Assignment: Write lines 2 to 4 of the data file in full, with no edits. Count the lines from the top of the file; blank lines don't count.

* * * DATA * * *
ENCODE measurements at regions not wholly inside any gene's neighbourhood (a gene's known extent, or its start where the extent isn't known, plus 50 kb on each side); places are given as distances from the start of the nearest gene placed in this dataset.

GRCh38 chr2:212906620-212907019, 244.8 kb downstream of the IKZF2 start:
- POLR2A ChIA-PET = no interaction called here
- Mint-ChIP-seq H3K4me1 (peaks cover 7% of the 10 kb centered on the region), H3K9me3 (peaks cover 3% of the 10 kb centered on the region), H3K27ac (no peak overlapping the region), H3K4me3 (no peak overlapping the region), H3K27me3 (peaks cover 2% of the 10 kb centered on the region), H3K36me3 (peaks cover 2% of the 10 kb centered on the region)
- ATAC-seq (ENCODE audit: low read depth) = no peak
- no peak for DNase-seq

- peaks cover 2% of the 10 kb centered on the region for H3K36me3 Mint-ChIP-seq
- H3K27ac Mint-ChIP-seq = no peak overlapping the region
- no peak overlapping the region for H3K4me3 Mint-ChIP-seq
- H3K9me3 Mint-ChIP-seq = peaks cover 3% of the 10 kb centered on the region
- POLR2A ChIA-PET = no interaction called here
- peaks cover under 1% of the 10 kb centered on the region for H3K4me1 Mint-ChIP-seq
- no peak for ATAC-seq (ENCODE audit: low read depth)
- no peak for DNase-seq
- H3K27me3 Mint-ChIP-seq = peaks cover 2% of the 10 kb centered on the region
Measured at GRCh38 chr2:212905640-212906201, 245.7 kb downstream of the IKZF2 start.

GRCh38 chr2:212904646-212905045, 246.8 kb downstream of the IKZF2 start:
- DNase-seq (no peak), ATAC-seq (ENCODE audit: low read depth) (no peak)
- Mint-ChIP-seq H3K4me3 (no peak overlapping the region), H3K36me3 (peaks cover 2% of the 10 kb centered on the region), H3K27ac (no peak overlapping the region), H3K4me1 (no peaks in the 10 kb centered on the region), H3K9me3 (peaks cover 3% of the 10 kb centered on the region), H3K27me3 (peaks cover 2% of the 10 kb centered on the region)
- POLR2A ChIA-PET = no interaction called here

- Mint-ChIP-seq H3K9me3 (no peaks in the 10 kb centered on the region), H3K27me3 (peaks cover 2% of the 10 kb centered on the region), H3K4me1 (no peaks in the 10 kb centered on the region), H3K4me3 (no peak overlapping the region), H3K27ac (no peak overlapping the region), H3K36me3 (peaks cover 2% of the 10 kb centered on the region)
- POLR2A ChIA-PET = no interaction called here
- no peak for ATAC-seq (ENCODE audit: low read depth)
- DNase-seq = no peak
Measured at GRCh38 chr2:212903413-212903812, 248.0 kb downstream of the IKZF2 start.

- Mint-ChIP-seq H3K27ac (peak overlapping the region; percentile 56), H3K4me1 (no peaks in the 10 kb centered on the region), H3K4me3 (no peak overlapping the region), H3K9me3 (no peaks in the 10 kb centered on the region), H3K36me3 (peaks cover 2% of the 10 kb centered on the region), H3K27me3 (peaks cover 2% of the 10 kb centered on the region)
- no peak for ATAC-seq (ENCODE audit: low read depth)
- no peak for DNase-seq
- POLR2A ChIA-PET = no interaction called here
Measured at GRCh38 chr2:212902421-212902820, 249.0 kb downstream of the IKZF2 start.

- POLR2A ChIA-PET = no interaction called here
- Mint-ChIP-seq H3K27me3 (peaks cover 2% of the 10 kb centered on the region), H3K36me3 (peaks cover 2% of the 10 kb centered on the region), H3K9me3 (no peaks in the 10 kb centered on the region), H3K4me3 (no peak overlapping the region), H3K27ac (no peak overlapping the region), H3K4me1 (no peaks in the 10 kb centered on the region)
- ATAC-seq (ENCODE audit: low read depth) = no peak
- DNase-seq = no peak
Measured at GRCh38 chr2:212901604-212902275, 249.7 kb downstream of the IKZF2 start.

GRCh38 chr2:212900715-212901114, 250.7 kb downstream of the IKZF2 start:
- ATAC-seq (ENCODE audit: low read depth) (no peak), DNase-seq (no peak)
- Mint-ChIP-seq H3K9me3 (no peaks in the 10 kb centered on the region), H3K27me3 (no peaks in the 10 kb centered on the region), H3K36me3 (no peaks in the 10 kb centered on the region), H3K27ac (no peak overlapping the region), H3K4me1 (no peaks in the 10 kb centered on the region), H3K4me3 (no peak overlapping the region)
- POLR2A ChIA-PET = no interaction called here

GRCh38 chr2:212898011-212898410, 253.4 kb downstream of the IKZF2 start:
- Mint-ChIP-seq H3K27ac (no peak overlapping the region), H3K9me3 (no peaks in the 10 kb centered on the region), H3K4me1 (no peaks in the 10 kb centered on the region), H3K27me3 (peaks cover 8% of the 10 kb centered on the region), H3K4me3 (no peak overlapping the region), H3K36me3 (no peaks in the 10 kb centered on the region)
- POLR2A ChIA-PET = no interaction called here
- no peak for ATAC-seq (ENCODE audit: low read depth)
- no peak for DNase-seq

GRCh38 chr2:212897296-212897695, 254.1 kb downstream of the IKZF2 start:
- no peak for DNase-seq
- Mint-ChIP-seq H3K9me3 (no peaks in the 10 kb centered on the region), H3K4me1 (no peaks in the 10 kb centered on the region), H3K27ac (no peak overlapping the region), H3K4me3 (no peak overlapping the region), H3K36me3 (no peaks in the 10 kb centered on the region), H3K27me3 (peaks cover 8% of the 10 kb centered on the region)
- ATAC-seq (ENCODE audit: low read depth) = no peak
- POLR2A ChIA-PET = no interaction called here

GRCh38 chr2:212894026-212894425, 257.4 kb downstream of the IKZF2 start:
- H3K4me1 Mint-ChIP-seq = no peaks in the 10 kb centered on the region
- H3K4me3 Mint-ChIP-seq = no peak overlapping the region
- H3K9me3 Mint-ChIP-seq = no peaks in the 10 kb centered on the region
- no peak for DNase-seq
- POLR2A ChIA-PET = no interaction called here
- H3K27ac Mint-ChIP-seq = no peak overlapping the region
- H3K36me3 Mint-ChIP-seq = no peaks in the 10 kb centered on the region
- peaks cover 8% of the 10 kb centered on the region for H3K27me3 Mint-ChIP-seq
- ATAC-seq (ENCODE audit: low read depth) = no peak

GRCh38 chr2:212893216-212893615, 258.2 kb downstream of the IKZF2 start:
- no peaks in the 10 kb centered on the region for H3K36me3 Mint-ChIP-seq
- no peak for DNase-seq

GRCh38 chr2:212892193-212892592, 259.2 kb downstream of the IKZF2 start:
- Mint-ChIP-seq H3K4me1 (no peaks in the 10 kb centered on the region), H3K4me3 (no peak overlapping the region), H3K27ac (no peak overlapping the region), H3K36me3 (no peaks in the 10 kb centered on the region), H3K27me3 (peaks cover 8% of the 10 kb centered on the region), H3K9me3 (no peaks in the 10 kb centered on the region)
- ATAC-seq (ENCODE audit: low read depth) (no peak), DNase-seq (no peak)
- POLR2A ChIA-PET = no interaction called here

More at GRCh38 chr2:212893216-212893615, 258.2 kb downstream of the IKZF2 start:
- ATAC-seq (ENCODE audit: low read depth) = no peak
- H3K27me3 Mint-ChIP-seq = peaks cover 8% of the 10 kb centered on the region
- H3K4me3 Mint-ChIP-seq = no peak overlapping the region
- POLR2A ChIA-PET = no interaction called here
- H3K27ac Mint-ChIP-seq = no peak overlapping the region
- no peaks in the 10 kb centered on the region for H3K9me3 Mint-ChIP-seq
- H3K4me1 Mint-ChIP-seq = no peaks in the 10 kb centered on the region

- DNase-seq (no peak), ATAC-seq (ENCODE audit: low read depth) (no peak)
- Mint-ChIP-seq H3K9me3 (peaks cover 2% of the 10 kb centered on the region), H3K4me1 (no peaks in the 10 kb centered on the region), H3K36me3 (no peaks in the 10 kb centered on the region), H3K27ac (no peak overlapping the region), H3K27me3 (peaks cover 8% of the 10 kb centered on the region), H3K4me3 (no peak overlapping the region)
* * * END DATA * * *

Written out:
GRCh38 chr2:212906620-212907019, 244.8 kb downstream of the IKZF2 start:
- POLR2A ChIA-PET = no interaction called here
- Mint-ChIP-seq H3K4me1 (peaks cover 7% of the 10 kb centered on the region), H3K9me3 (peaks cover 3% of the 10 kb centered on the region), H3K27ac (no peak overlapping the region), H3K4me3 (no peak overlapping the region), H3K27me3 (peaks cover 2% of the 10 kb centered on the region), H3K36me3 (peaks cover 2% of the 10 kb centered on the region)